I am not at ease.

There is THC in my system. I feel particularly vulnerable.

:: It felt like the ingestion had for that space in time, dispossessed me of my cognitive shell- the protective exterior forged by training and thinking and identity-moulding experience, and that in that period in time I was a naked inchoate mind- exposed and soft and malleable- being bullied about by the intimidating darkness and the midnight island air.

I am not at ease.

I should not have smoked.

I am not at ease.

I should not have smoked.

I am moving about, not precisely sure in what direction I am headed, trusting that intuition and its sibling unconscious sense of navigation have things under control- although my conscious mind is far from feeling convinced.

I hear the voices of my parents in my head. I find myself walking through feeling-beams made of words- their words. Like discontinuous ropes of constituent raindrops in my path, each beam making sure to smite me in its own unique way.

There was the person who something horrific happened to, while they were out at night in Lagos.


That smites me somewhere in my face.

There was the old man who got lost in Lagos, in search of his child who preceded him in being misplaced.


That smites me somewhere else along my physical frame.

There is a scalding verbal downpour today.

No public transport tricycle has passed by for a considerable amount of time. 

Jesus, great. One proactive thought. One proactive thought. One thought that in contrast to an indulgent revelling in haplessness, actually endeavours to commence searching for a path towards a means of direly necessitated extrication from this foundationally perturbing situation.

I’ll need more of those. I’ll need more of those proactive thoughts, I’ll need more of those.

I have training. I have experience. The task before me should not at all be a problem. It just feels like the direction-designating, directive-effectuating resource that is my mind, is running on Vaseline. Everything is just so, slooowww.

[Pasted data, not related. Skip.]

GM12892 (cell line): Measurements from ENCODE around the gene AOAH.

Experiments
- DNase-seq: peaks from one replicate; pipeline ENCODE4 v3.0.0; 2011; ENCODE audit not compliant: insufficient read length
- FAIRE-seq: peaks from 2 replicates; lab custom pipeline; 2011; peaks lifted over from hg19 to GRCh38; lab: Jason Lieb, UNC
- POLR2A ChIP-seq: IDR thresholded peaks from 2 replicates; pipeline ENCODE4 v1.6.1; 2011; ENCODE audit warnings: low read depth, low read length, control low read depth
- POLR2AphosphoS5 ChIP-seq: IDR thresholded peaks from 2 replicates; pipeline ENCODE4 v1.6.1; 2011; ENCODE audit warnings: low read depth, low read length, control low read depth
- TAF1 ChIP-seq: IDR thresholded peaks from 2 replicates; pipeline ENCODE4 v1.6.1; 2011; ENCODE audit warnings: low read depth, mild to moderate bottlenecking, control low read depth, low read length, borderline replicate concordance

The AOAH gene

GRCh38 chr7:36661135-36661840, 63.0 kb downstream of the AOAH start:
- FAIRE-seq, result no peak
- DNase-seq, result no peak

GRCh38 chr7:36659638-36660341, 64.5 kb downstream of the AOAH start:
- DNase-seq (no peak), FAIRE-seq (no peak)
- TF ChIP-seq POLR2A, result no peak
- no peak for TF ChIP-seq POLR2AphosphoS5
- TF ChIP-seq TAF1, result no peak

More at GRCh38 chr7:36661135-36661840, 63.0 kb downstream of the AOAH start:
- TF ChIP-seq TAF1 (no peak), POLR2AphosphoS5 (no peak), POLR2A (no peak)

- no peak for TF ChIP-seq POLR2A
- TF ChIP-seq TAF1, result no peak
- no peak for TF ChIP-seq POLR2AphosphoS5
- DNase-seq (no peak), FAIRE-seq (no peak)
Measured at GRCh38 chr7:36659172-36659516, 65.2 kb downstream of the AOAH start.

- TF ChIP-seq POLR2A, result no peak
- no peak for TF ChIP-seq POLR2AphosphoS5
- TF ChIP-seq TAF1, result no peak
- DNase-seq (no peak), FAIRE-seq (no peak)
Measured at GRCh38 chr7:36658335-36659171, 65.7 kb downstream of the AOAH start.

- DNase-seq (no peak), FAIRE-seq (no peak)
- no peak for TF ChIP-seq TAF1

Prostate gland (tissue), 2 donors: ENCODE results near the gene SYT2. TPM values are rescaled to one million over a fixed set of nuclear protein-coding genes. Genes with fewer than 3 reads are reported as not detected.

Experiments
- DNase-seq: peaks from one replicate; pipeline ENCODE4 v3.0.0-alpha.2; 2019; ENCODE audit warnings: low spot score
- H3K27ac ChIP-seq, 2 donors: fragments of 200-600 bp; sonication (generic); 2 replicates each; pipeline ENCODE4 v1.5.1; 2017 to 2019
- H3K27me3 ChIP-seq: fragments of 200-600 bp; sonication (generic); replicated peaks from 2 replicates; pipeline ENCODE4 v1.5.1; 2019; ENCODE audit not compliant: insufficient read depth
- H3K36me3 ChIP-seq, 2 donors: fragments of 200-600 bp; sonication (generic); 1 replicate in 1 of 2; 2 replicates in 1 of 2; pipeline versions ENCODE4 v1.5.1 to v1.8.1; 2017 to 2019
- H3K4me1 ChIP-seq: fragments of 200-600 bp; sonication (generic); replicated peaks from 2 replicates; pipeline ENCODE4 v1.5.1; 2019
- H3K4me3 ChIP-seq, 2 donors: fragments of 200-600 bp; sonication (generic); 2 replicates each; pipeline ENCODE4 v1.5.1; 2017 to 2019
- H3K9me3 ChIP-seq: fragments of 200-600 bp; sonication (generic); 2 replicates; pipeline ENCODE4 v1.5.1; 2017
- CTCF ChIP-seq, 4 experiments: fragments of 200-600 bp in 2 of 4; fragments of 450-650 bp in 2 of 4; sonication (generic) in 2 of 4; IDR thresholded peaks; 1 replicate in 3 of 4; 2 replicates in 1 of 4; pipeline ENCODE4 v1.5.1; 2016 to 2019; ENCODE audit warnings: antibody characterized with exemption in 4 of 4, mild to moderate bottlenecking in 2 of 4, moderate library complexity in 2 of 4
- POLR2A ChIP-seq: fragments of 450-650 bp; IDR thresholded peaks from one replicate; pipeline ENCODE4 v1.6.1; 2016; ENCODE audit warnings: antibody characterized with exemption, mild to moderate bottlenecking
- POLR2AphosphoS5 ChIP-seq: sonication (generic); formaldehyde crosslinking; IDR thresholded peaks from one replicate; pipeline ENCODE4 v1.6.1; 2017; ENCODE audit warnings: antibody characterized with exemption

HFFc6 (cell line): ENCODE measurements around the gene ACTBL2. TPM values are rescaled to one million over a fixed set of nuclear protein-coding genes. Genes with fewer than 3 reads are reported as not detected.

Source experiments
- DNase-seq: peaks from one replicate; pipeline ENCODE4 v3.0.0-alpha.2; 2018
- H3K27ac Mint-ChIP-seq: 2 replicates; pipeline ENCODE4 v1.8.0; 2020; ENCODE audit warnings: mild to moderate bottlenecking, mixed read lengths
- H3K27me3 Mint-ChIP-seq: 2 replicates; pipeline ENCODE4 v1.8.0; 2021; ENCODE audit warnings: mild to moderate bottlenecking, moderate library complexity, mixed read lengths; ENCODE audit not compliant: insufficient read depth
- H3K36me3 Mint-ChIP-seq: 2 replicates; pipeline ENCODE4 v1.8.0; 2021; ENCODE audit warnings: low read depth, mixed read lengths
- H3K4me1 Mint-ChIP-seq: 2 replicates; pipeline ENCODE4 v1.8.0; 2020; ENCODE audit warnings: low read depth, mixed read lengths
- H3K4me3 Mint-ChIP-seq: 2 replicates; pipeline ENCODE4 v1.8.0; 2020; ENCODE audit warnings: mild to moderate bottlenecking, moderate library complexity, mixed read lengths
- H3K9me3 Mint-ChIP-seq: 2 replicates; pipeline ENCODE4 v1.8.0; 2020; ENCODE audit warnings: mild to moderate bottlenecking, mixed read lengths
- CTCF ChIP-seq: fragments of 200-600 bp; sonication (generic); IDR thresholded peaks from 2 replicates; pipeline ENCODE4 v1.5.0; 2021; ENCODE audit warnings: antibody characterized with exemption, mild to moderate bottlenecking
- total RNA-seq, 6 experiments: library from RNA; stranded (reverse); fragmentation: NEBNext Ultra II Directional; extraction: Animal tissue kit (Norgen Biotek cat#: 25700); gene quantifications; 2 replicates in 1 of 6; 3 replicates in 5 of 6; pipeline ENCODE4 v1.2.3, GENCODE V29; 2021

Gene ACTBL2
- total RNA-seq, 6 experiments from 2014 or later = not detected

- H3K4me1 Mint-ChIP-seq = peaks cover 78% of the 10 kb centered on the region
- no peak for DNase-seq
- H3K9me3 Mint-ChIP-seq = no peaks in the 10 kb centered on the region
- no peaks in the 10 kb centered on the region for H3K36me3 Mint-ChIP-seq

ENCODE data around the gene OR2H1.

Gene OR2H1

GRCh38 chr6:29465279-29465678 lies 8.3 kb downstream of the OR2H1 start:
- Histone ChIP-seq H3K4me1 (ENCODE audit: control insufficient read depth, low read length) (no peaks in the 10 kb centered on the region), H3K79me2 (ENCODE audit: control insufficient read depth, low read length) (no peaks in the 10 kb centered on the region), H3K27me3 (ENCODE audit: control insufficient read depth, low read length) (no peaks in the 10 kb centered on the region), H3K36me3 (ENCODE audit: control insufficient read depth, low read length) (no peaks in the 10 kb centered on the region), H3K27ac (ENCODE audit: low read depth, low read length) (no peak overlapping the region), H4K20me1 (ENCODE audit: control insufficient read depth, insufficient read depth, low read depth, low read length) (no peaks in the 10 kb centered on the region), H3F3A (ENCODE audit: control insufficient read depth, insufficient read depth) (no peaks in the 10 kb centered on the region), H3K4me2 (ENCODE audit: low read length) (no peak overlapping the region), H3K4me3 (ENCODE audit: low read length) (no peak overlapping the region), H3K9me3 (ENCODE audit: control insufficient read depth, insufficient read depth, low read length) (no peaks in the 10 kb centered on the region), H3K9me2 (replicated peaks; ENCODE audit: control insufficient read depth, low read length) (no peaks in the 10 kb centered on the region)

And I feel detached from it.

I feel like I am a separate entity- disparate from this facility that is my mind, and experiencing my personal consciousness from the perspective of a passenger.

I’m attempting to prod the driver: Hey! Hey! I need to get somewhere! It’s late! And I’m here on the road!

But the intravening pathway feels blocked. The conduit through which the urgency borne of my disconcertion should be communicated, feels clogged. 

My agency-driver is on THC.

Ah, I shouldn’t have smoked.

I find myself going in and out of a number of restaurants. I am not sure what is happening. I am saying something to the attendants. They are responding. Apparently I am making sense. I find myself browsing through menus, glimpsing different options and their accompanying price tags.

Mayowa, what are you doing here? It is 12:30 AM! Is this what you are supposed to be doing right now?

I keep perambulating.

Next I’m engaging in disagreements with a number of security guards.

These people are so hostile, all of these people are so hostile. Nobody even appears interested in taking time to calmly exchange words. Not even the security guards, not even them who should be the guardians of the night.

My parents had chilled me appropriately with richly-gruesome stories before I left their house for Lagos earlier that evening.

In the midst of my unsettlement I find myself walking towards a building. For refuge apparently.

::There was a glowing emblem illuminating the muzzle of a formidably composed guard dog.

I find myself drifting towards this building. The gates appear so strong and confidence-inspiring.

Ah. Let me relax here for a while. I should be safe here. I don’t think anyone will come to enact any adversarial intent on my own existence, at least not while I’m here.

I stop to take a look at the building.

In my marijuana-induced- haze, I gape in awe at the intimidating imposingness of this building.

Jesus Christ! This building is so big! And tall! Yeh!!

At the top of the building, I make out a name. In bold glowing red.


AHHHHHHH. Jesus Christ!! MIke Adenuga!!! Yeehhhh!! You were the one who built this thing??!! Yeeehhhhhh!!!! 

Look at how huge this building is!!! Yeehhhhh!!!

I have definitely seen bigger buildings before, but the THC in my system appeared to have temporarily undone a learnt imperviousness to the sheer magnitude of such buildings.

Yeeeehhhhh!!! Mike Adenugaaa!!!! Yeeeehhhhhh!!!!

Now I see why people speak of you with regard in this country. Yeehhhh!!!! Look at this big building!!!!

Jessuuss Chrisstt!!!!!!!!!! Mike Adenuga oooooo!!!!!!!!!!



I should not have smoked.



A Viscous Midnight on THC.